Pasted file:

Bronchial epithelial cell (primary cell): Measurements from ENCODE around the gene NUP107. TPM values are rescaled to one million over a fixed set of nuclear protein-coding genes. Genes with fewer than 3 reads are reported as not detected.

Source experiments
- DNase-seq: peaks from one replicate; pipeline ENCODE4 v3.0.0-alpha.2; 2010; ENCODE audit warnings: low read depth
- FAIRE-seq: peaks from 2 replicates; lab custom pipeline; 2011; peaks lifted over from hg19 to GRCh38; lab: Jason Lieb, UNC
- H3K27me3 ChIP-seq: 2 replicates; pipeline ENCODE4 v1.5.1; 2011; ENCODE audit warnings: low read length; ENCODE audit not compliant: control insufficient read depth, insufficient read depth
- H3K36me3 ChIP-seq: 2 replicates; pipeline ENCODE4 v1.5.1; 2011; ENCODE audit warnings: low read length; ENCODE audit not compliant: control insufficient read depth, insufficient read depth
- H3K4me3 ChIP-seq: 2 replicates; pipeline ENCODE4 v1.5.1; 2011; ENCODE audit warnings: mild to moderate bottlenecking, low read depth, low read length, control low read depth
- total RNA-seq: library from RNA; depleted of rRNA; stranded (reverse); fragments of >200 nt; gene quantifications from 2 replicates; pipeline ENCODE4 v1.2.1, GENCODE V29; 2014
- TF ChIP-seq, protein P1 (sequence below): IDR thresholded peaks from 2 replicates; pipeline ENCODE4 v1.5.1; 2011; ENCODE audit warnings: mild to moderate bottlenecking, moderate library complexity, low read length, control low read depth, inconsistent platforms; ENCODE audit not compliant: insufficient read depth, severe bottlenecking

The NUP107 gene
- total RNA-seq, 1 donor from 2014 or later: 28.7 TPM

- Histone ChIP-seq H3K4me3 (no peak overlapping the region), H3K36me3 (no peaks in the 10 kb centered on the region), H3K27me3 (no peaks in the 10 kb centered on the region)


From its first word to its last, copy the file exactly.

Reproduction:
Bronchial epithelial cell (primary cell): Measurements from ENCODE around the gene NUP107. TPM values are rescaled to one million over a fixed set of nuclear protein-coding genes. Genes with fewer than 3 reads are reported as not detected.

Source experiments
- DNase-seq: peaks from one replicate; pipeline ENCODE4 v3.0.0-alpha.2; 2010; ENCODE audit warnings: low read depth
- FAIRE-seq: peaks from 2 replicates; lab custom pipeline; 2011; peaks lifted over from hg19 to GRCh38; lab: Jason Lieb, UNC
- H3K27me3 ChIP-seq: 2 replicates; pipeline ENCODE4 v1.5.1; 2011; ENCODE audit warnings: low read length; ENCODE audit not compliant: control insufficient read depth, insufficient read depth
- H3K36me3 ChIP-seq: 2 replicates; pipeline ENCODE4 v1.5.1; 2011; ENCODE audit warnings: low read length; ENCODE audit not compliant: control insufficient read depth, insufficient read depth
- H3K4me3 ChIP-seq: 2 replicates; pipeline ENCODE4 v1.5.1; 2011; ENCODE audit warnings: mild to moderate bottlenecking, low read depth, low read length, control low read depth
- total RNA-seq: library from RNA; depleted of rRNA; stranded (reverse); fragments of >200 nt; gene quantifications from 2 replicates; pipeline ENCODE4 v1.2.1, GENCODE V29; 2014
- TF ChIP-seq, protein P1 (sequence below): IDR thresholded peaks from 2 replicates; pipeline ENCODE4 v1.5.1; 2011; ENCODE audit warnings: mild to moderate bottlenecking, moderate library complexity, low read length, control low read depth, inconsistent platforms; ENCODE audit not compliant: insufficient read depth, severe bottlenecking

The NUP107 gene
- total RNA-seq, 1 donor from 2014 or later: 28.7 TPM

- Histone ChIP-seq H3K4me3 (no peak overlapping the region), H3K36me3 (no peaks in the 10 kb centered on the region), H3K27me3 (no peaks in the 10 kb centered on the region)